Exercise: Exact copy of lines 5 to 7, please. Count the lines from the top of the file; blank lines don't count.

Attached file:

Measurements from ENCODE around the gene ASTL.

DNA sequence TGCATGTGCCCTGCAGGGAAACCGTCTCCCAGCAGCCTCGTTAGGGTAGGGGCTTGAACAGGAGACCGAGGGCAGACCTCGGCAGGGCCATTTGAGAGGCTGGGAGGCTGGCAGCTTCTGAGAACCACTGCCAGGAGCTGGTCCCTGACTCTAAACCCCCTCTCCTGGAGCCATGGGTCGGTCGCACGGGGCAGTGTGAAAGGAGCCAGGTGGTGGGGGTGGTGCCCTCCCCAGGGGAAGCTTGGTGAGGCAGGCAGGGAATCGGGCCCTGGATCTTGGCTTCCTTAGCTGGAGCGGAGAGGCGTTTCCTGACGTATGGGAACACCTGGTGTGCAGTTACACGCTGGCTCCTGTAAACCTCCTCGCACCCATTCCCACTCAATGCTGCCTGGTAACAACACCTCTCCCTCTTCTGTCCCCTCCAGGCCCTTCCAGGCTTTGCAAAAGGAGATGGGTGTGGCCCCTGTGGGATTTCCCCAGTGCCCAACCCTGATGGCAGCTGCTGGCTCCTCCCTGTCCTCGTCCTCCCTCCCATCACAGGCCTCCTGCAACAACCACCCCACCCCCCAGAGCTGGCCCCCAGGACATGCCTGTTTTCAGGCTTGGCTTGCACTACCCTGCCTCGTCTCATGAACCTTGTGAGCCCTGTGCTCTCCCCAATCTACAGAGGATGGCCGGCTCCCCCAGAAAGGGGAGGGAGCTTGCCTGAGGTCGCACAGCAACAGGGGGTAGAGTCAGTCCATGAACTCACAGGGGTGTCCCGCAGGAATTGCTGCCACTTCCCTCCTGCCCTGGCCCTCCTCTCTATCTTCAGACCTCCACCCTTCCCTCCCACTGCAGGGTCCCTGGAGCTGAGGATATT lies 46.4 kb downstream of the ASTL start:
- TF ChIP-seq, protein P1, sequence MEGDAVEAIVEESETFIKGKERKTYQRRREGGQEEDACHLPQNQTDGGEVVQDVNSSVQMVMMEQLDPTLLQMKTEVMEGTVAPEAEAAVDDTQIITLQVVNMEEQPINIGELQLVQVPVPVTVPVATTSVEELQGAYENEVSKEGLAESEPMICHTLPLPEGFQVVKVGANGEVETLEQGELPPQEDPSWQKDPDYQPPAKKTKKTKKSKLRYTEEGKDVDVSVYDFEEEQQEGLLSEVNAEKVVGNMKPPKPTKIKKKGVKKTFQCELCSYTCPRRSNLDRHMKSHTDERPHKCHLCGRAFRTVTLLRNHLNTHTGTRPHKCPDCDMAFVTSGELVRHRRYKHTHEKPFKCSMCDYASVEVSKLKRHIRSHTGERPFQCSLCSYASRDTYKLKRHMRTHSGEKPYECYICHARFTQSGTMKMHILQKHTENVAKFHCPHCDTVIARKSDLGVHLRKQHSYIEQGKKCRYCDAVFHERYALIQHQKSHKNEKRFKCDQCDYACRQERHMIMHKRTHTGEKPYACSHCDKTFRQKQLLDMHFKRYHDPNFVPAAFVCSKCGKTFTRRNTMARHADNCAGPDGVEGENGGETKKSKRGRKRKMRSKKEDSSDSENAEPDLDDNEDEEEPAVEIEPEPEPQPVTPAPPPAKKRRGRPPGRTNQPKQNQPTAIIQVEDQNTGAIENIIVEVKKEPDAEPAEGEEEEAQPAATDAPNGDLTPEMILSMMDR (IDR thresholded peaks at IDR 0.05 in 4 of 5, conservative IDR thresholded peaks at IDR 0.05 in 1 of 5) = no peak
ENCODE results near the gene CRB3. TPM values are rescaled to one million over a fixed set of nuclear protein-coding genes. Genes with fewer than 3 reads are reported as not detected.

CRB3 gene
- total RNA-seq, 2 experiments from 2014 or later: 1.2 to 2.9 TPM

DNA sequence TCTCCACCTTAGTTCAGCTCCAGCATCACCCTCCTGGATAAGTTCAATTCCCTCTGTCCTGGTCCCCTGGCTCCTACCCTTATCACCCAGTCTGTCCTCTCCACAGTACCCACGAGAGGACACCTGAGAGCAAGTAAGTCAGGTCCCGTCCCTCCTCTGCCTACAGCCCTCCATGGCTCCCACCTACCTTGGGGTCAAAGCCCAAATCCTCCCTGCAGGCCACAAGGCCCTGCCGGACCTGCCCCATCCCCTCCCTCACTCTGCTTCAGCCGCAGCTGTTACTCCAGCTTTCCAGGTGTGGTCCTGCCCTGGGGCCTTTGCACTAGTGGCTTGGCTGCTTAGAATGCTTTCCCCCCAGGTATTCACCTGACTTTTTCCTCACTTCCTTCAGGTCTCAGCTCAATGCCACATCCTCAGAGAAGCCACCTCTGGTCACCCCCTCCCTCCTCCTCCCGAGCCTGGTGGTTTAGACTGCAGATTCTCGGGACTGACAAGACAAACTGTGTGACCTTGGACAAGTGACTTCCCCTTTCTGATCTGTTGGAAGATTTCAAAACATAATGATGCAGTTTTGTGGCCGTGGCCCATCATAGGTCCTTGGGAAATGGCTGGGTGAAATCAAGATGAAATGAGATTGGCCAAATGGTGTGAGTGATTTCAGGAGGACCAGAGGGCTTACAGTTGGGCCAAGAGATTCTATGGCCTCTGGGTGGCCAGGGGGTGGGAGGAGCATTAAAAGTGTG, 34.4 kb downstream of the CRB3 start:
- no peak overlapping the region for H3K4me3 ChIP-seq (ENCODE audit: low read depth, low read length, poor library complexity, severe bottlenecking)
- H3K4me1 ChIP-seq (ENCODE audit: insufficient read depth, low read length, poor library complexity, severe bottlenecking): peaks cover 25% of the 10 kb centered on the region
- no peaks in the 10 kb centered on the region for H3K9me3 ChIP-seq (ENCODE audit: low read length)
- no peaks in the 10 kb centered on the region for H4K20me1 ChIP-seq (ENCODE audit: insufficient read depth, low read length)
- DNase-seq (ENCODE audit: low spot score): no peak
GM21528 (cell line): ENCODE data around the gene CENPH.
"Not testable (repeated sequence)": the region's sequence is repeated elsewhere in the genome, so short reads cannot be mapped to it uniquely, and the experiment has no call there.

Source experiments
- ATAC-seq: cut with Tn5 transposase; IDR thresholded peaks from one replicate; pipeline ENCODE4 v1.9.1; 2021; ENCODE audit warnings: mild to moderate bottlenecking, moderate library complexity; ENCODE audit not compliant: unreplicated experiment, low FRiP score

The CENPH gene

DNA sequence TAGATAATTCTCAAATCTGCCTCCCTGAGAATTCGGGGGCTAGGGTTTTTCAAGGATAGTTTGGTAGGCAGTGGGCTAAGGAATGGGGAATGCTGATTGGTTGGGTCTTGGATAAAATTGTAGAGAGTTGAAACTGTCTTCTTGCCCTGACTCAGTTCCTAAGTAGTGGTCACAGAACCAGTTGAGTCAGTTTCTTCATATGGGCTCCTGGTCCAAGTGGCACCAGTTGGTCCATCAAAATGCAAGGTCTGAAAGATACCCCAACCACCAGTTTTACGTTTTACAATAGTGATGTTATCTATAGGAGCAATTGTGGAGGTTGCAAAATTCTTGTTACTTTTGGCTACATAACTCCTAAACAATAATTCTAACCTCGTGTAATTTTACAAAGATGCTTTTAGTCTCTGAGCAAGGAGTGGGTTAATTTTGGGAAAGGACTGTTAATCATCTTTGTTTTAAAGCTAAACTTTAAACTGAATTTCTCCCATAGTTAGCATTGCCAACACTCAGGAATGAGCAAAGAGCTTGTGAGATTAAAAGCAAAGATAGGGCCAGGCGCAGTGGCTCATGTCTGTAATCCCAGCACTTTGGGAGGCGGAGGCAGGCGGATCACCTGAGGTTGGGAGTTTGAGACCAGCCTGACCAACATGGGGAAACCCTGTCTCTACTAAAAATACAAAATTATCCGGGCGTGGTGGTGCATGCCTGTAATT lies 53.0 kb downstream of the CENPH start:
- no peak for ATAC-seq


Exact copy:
CRB3 gene
- total RNA-seq, 2 experiments from 2014 or later: 1.2 to 2.9 TPM

DNA sequence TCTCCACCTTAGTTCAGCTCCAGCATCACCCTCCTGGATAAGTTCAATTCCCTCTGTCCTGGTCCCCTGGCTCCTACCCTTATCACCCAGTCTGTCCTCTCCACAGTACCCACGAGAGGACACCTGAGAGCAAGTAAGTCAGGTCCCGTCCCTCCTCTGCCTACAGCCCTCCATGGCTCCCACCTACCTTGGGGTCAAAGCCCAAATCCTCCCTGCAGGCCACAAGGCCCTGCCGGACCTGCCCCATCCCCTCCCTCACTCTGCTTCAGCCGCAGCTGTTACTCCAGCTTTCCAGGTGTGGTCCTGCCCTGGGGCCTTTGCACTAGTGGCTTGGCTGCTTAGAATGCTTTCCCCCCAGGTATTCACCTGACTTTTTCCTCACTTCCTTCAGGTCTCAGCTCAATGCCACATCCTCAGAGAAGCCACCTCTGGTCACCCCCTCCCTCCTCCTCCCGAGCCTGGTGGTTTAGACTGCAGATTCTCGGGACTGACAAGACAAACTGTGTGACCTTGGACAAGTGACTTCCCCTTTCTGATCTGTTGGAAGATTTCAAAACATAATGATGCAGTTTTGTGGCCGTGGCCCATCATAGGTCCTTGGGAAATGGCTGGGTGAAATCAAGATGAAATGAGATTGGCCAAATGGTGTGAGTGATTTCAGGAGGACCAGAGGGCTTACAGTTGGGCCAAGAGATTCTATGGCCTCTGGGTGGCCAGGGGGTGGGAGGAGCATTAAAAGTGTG, 34.4 kb downstream of the CRB3 start: